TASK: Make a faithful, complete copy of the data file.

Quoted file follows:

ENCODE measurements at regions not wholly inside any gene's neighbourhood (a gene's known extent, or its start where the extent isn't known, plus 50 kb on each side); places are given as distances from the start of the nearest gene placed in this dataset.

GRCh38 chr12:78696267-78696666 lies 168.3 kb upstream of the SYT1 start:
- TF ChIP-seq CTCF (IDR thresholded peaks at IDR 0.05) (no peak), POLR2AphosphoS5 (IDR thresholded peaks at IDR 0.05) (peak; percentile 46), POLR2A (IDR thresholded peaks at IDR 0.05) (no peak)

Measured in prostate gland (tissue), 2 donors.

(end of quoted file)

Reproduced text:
ENCODE measurements at regions not wholly inside any gene's neighbourhood (a gene's known extent, or its start where the extent isn't known, plus 50 kb on each side); places are given as distances from the start of the nearest gene placed in this dataset.

GRCh38 chr12:78696267-78696666 lies 168.3 kb upstream of the SYT1 start:
- TF ChIP-seq CTCF (IDR thresholded peaks at IDR 0.05) (no peak), POLR2AphosphoS5 (IDR thresholded peaks at IDR 0.05) (peak; percentile 46), POLR2A (IDR thresholded peaks at IDR 0.05) (no peak)

Measured in prostate gland (tissue), 2 donors.